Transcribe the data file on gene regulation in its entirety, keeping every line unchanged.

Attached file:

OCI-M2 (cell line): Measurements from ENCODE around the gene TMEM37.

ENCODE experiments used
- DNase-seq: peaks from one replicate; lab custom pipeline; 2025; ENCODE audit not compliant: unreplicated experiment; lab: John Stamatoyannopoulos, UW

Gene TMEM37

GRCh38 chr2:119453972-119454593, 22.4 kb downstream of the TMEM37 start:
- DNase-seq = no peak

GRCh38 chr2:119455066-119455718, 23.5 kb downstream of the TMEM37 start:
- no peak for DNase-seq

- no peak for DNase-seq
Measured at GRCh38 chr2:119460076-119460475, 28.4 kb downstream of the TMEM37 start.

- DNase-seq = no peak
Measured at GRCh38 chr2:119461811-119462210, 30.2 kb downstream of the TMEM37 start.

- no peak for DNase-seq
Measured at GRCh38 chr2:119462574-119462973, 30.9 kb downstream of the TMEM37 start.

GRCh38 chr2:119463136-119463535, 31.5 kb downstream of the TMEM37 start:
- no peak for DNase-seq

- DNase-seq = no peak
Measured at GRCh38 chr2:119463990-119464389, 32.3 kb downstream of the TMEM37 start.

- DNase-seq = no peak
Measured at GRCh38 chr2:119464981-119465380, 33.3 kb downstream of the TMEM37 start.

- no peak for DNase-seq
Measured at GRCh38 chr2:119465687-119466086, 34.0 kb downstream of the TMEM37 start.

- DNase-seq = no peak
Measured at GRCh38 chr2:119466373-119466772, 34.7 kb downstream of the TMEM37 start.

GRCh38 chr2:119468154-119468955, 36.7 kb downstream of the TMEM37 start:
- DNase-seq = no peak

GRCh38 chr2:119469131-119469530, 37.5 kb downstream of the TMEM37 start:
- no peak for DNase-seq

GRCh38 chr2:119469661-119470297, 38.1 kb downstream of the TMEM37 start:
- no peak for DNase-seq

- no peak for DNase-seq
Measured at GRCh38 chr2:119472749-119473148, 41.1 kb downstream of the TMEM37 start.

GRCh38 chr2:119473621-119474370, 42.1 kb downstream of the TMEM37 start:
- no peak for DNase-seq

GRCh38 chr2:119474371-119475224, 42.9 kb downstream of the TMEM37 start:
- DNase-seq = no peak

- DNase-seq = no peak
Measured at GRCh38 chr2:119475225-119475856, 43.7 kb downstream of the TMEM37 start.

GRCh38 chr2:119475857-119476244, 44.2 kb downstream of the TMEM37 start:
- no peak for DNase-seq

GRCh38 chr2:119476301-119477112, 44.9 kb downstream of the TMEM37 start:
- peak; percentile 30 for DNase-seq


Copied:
OCI-M2 (cell line): Measurements from ENCODE around the gene TMEM37.

ENCODE experiments used
- DNase-seq: peaks from one replicate; lab custom pipeline; 2025; ENCODE audit not compliant: unreplicated experiment; lab: John Stamatoyannopoulos, UW

Gene TMEM37

GRCh38 chr2:119453972-119454593, 22.4 kb downstream of the TMEM37 start:
- DNase-seq = no peak

GRCh38 chr2:119455066-119455718, 23.5 kb downstream of the TMEM37 start:
- no peak for DNase-seq

- no peak for DNase-seq
Measured at GRCh38 chr2:119460076-119460475, 28.4 kb downstream of the TMEM37 start.

- DNase-seq = no peak
Measured at GRCh38 chr2:119461811-119462210, 30.2 kb downstream of the TMEM37 start.

- no peak for DNase-seq
Measured at GRCh38 chr2:119462574-119462973, 30.9 kb downstream of the TMEM37 start.

GRCh38 chr2:119463136-119463535, 31.5 kb downstream of the TMEM37 start:
- no peak for DNase-seq

- DNase-seq = no peak
Measured at GRCh38 chr2:119463990-119464389, 32.3 kb downstream of the TMEM37 start.

- DNase-seq = no peak
Measured at GRCh38 chr2:119464981-119465380, 33.3 kb downstream of the TMEM37 start.

- no peak for DNase-seq
Measured at GRCh38 chr2:119465687-119466086, 34.0 kb downstream of the TMEM37 start.

- DNase-seq = no peak
Measured at GRCh38 chr2:119466373-119466772, 34.7 kb downstream of the TMEM37 start.

GRCh38 chr2:119468154-119468955, 36.7 kb downstream of the TMEM37 start:
- DNase-seq = no peak

GRCh38 chr2:119469131-119469530, 37.5 kb downstream of the TMEM37 start:
- no peak for DNase-seq

GRCh38 chr2:119469661-119470297, 38.1 kb downstream of the TMEM37 start:
- no peak for DNase-seq

- no peak for DNase-seq
Measured at GRCh38 chr2:119472749-119473148, 41.1 kb downstream of the TMEM37 start.

GRCh38 chr2:119473621-119474370, 42.1 kb downstream of the TMEM37 start:
- no peak for DNase-seq

GRCh38 chr2:119474371-119475224, 42.9 kb downstream of the TMEM37 start:
- DNase-seq = no peak

- DNase-seq = no peak
Measured at GRCh38 chr2:119475225-119475856, 43.7 kb downstream of the TMEM37 start.

GRCh38 chr2:119475857-119476244, 44.2 kb downstream of the TMEM37 start:
- no peak for DNase-seq

GRCh38 chr2:119476301-119477112, 44.9 kb downstream of the TMEM37 start:
- peak; percentile 30 for DNase-seq